There is something special about being able to stomp over fresh untouched snow whilst wrapped up head to toe in at least six layers of clothing.
Is there anything better than popping on some wellies and going for a long walk in the crisp cold air whilst feeling the soft snow underneath your feet?
7. Everything stops
Of course some people don’t like the snow because it causes disruption, but this can actually be a good thing.
It’s nice to have a bit of disruption which causes things to come to a bit of a stop, proving that it’s not the end of the world if you don’t manage to answer all your emails before 6pm.
8. Snow watching is intense
The only thing that could ever trump a snow filled walk, is sitting inside near the radiator with a hot drink and watching the snow fall and seeing the world turn into a winter wonderland.
Preferably whilst wearing thick woolly socks.
During this ritual you embark upon an emotional roller-coaster as you are glued to the window desperately wishing for the snow to become thicker, and heavier. Any sign of easing off leads to severe disappointment, which can only be ended by another flurry.
9. It’s very exciting
Waiting for the snow to arrive is a bit like waiting for a baby.
You know that it will come at some point, and despite having a rough time frame you still exhaust yourself with excitement waiting for it to arrive.
Once it finally arrives there is something magical about waking up and being able to tell from the silence outside, and the light reflecting off the snow into your bedroom that your wait is now over.
10. How to deal with haters
Being a lover of snow means you’ve developed a very thick skin to not only deal with the temperature drop, but also all of the people who don’t like the snow.
You’ve figured that if you can convert one snow hater to a snow fan then you’ve pretty much served your purpose on Earth.
11. SLEDGE TIME
You’ve probably got a customised beauty hidden in your garage, or garden shed that you always bring out as soon as the snow lands.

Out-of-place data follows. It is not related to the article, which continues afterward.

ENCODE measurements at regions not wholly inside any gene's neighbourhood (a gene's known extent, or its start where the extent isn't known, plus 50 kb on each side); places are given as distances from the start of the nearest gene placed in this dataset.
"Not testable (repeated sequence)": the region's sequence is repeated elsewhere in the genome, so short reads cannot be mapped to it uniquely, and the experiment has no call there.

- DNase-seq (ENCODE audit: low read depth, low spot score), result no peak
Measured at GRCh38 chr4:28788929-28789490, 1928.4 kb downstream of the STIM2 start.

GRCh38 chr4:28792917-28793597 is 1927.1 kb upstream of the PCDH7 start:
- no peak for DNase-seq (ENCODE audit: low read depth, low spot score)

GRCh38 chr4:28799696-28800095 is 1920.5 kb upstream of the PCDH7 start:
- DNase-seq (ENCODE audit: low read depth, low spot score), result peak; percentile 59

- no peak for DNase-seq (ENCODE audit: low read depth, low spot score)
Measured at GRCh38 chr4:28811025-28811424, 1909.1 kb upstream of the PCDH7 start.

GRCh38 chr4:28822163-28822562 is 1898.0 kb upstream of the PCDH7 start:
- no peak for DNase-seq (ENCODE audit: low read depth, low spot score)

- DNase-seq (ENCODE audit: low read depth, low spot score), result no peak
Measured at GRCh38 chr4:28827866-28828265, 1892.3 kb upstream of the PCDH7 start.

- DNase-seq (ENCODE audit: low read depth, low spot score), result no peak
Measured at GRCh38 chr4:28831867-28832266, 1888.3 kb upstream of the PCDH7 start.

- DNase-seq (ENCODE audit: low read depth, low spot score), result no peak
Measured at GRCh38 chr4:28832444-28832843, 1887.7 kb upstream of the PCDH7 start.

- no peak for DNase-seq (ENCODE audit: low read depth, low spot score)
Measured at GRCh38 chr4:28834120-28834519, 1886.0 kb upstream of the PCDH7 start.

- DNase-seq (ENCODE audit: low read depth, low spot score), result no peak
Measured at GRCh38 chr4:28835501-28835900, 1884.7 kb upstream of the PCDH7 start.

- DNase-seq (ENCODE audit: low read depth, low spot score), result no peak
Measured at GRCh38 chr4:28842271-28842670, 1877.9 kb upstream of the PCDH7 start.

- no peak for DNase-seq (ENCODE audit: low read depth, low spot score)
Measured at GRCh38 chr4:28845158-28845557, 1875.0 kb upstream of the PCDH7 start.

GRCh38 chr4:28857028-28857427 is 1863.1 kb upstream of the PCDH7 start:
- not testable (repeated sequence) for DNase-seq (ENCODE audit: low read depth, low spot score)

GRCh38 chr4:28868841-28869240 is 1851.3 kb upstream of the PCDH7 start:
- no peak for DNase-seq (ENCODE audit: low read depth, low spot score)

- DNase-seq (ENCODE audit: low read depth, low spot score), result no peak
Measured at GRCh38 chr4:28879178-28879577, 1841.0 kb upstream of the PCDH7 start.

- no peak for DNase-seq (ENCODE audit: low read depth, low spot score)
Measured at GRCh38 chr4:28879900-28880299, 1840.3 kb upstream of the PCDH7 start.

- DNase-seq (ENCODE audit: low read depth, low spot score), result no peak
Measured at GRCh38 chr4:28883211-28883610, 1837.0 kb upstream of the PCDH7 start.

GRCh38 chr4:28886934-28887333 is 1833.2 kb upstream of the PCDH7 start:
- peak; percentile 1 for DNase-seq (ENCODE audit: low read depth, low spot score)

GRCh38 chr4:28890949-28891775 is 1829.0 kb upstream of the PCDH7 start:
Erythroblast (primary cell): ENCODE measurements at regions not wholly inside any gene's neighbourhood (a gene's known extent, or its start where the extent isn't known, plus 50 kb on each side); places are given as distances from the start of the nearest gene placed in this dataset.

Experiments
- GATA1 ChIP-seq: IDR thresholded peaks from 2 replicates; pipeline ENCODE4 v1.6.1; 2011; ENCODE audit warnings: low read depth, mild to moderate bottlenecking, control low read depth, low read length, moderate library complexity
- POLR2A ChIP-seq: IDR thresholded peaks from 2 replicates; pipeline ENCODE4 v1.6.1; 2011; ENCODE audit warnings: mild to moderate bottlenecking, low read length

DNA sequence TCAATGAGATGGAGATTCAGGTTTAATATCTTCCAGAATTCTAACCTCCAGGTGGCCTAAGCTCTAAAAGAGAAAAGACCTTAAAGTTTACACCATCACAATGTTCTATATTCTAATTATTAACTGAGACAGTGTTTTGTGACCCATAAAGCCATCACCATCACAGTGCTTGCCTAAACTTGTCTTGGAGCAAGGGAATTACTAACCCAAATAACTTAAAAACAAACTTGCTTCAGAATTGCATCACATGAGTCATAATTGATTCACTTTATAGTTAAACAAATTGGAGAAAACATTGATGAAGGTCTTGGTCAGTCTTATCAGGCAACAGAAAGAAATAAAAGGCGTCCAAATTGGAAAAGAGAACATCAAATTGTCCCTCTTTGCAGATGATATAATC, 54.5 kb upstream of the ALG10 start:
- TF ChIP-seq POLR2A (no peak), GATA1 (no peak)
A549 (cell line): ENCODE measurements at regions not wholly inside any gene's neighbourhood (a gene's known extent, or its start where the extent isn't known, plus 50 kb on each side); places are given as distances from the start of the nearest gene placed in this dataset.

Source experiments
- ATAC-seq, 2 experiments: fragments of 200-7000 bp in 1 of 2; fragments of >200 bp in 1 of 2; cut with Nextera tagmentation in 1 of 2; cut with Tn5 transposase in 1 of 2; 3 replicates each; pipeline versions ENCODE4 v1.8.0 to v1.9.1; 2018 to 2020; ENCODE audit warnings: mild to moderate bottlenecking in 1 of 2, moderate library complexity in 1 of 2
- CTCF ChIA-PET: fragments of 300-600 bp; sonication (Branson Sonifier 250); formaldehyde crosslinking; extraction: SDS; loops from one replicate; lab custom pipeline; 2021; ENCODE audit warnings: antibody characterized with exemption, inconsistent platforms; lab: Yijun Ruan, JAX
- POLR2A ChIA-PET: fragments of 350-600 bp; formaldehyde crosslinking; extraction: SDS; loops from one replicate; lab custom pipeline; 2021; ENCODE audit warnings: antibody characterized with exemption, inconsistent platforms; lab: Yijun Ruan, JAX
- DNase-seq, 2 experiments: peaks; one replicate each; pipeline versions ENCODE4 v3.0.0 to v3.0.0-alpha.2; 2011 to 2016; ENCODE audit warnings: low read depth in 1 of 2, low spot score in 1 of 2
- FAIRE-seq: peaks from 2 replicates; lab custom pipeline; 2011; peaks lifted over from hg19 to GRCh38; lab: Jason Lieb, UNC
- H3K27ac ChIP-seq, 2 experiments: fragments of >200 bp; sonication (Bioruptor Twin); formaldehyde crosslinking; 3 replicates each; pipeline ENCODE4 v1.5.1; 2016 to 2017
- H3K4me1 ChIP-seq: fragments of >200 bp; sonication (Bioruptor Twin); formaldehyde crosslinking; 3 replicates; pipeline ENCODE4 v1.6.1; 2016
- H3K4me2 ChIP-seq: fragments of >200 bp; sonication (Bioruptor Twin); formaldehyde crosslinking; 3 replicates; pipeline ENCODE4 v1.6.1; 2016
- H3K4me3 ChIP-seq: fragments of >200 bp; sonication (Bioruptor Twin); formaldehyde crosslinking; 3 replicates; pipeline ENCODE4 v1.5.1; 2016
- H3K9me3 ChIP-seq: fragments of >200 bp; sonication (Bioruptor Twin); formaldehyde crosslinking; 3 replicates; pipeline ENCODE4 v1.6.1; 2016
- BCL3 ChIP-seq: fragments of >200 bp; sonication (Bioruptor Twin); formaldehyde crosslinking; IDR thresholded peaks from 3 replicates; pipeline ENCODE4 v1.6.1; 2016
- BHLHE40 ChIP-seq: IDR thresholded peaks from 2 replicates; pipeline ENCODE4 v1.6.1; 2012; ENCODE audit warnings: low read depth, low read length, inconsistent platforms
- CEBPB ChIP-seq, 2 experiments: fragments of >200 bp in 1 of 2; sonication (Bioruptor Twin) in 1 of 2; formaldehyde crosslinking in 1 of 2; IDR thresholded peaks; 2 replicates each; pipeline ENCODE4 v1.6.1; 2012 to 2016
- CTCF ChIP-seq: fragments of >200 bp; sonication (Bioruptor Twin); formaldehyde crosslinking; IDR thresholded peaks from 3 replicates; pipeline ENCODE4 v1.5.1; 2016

You also know the best parks within a 10 mile radius to go get revel in all the fun that sledging offers. And you head out with a sense of urgency, in order to get the best of the snow before pesky teenagers ruin it all.
12. It’s never enough
Chances are that most years you will end up slightly disappointed, as the UK tends to only get a small sprinkling.
But this just means that when we receive a heavy snow storm, you take full advantage of this rare event by spending as much time as possible outside.
You will even risk mild frostbite and soggy gloves in order to squeeze in as much time as possible in the snow. And it’s well worth it.
13. And it always goes too soon
The fact that snow melts away is one of the biggest tragedies in your life, and each time the sun comes out you are filled with dread.
Especially when it goes from being fresh white pure snow and disintegrates into a brown muddy slushy mess.
The only way to get through this is by remembering all of the good times you’ve had with it, and pinning your hopes on it returning next year. Courtesy of: The Metro UK.
“In a normal thunderstorm, ice crystals collide and generate electric charges,” volcano filmmaker Marc Szeglat, who was not involved in filming the below clip, told BBC Earth earlier this year. “In an eruption cloud, ash particles collide instead of ice crystals.”
By Web StaffPublished: September 21, 2015, 12:35 pm
The projected upsurge of severe El Niño and La Niña events will cause an increase in storm events leading to extreme coastal flooding and erosion in populated regions across the Pacific Ocean, according to a multi-agency study published Monday in Nature Geoscience.
The impact of these storms is not presently included in most studies on future coastal vulnerability, which look primarily at sea level rise. New research data, from 48 beaches across three continents — including Hawaii — and five countries bordering the Pacific Ocean, suggest the predicted increase will exacerbate coastal erosion irrespective of sea level rise affecting the region.
Researchers from 13 different institutions analyzed coastal data from across the Pacific Ocean basin from 1979 to 2012. The scientists sought to determine if patterns in coastal change could be connected to major climate cycles.
Although previous studies have analyzed coastal impacts at local and regional levels, this is the first to pull together data from across the Pacific to determine basin-wide patterns. The research group determined all Pacific Ocean regions investigated were affected during either an El Niño or La Niña year.